Ep. 156: Savoring – When Suffering is Not Present

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Often people will wait to come to coaching only when their suffering has increased, like if they’re going through a breakup or another stressful life event. 


But really, the path of spiritual practice and growth is for all the times in our lives. 


Similarly, we tend to be more aware/mindful of the suffering that’s in our lives than the good times. This makes sense because of our negativity bias – keeping on alert for things going wrong is wired into our evolution.  So it’s easier to be mindful when we sense anger or anxiety or frustration since they scream for our attention. 


But one thing we tend NOT to do is notice – and savor – when our suffering is absent. 


In 2007, researchers Bryant and Veroff defined savoring as “attending, appreciating, and enhancing positive experiences that occur in one’s life.” 


It’s a bit different than pleasure because it’s about being aware of the experience of pleasure. 


So this means that savoring requires mindfulness, especially of emotions. It requires us to notice when suffering is NOT there and when the experience of delight IS there. 


And savoring isn’t just about the present. We can savor the past or the future, too. 


You can think of savoring the past as reminiscing. Like remembering a hilarious moment with friends or feeling really proud of a major accomplishment or remembering that feeling of getting to the end of a hard hike and enjoying the view. 


In fact, savoring the past can evoke the same positive emotions linked to the actual experience and help us to be more resilient during stressful events. 


When we savor the future, we’re anticipating, which actually gives us a lot of pleasure. Sometimes more than that actual thing we’re anticipating. 😉 


While mindfulness IS necessary for savoring, it is a broader process of being aware of all aspects of our experience in the present moment than savoring. We are aware of all experiences – challenging or positive or neutral. Savoring, on the other hand, addresses a specific internal or external experience that relates to positive states. 


Some things we can do to drop into savoring is sharing our positive experiences with others, talking story. We can also physically celebrate moments of joy, with laughter, clapping, dancing, howling at the moon, or a loud Hell yea! We can also build a memory bank of positive emotions, which can be helpful when we are feeling down (a scrapbook or journal that we can take out during difficult times).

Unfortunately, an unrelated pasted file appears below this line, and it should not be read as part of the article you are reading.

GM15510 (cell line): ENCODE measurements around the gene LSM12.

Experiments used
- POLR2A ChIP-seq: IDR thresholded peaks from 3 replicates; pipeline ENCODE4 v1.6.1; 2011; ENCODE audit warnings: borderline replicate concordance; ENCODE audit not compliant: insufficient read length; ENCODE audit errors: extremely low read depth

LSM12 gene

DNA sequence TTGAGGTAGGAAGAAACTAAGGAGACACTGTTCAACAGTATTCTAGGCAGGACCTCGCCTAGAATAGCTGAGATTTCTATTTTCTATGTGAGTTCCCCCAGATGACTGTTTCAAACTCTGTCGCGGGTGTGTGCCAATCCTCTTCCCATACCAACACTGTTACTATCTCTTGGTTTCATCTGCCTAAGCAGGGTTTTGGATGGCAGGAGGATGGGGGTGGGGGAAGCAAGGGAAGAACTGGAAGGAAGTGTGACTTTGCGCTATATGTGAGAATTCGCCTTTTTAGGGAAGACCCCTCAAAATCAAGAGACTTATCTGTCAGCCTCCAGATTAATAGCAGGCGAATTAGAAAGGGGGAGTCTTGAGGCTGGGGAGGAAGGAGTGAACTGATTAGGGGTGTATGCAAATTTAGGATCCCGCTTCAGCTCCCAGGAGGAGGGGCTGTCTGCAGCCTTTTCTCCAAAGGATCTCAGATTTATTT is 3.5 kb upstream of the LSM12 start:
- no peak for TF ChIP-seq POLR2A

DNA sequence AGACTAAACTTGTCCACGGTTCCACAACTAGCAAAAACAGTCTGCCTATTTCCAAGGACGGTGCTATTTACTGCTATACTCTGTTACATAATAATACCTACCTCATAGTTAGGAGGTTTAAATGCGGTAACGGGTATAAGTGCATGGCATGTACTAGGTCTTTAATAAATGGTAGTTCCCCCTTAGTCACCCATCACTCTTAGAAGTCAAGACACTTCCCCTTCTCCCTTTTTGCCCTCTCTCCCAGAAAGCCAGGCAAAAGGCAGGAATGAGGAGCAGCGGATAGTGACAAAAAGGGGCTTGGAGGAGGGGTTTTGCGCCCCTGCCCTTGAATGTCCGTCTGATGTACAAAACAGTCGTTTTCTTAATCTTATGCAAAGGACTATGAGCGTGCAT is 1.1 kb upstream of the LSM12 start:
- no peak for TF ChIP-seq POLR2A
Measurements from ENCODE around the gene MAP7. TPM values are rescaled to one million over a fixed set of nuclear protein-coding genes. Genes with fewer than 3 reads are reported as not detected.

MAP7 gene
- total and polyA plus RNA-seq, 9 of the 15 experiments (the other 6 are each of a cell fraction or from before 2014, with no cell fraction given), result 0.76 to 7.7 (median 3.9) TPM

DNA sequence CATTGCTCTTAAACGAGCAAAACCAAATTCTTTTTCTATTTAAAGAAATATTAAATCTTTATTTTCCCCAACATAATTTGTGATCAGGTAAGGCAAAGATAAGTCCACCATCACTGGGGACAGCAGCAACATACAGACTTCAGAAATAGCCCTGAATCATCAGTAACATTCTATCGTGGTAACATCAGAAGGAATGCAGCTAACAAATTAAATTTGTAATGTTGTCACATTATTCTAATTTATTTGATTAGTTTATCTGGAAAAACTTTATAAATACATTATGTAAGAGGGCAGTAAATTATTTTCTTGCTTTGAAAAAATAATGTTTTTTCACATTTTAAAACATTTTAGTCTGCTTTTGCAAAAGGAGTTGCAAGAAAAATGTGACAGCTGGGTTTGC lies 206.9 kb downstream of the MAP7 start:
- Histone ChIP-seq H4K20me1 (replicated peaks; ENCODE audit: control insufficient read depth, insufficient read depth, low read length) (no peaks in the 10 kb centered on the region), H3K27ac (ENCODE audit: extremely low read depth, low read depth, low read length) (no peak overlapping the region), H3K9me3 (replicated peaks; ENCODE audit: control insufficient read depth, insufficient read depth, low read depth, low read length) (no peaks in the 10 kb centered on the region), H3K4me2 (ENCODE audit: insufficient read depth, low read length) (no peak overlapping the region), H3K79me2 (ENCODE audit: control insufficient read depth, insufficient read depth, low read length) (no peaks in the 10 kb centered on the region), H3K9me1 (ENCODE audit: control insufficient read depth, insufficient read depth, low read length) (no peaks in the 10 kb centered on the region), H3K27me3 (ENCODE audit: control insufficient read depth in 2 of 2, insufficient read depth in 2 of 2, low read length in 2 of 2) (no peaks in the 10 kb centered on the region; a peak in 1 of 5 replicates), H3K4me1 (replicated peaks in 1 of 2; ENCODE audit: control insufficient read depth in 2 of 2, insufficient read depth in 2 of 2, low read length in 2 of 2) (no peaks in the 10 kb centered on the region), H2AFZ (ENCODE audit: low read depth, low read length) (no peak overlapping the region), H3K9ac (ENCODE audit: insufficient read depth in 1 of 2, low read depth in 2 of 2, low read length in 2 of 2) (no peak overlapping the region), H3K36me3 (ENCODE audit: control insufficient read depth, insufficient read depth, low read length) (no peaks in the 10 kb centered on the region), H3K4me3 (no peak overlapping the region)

A mindfulness walk in nature where the intention is to focus on the positive things going on around us can be very nourishing. Or we can get into an creative practice – drawing, photographing, crafting, playing music – to help us appreciate the beauty of the present moment more deeply. 


As usual, it can also be helpful to remember the transient nature of this positive experience as well. To recall that, “ah, this won’t last forever, so I’m going to be fully present while it’s here.” When we remember the impermanence of things, far from bumming us out, it can help us stay present. 


Increased mindfulness of our positive states can be so helpful –  not just with savoring, but also with us becoming aware of how we also created the positive experiences in our lives, and helps us to learn how to create them again in the future. 


While this work isn’t about trying to feel positive all the time, it IS about mindfulness and being aware of all aspects of our experience when we are in a positive state and savoring.  


Not being attached, as all of this is impermanent, and it too will change. But we can savor it. 


I remember the Alice Walker quote, “I think it pisses God off if you walk by the color purple in a field somewhere and don’t notice it. People think pleasing God is all God cares about. But any fool living in the world can see it always trying to please us back.” 


May you be awakened to the ways the world is trying to please you back.  

You will learn:  

// Why it’s so important to notice when we aren’t suffering 

// What savoring is and how it’s connected with mindfulness 

// How to savor the past, present, AND future 

// Ways we can make savoring a little easier to practice 

// Tips and ideas to help you practice savoring regularly 

// How a regular practice of savoring can help build resilience against suffering 



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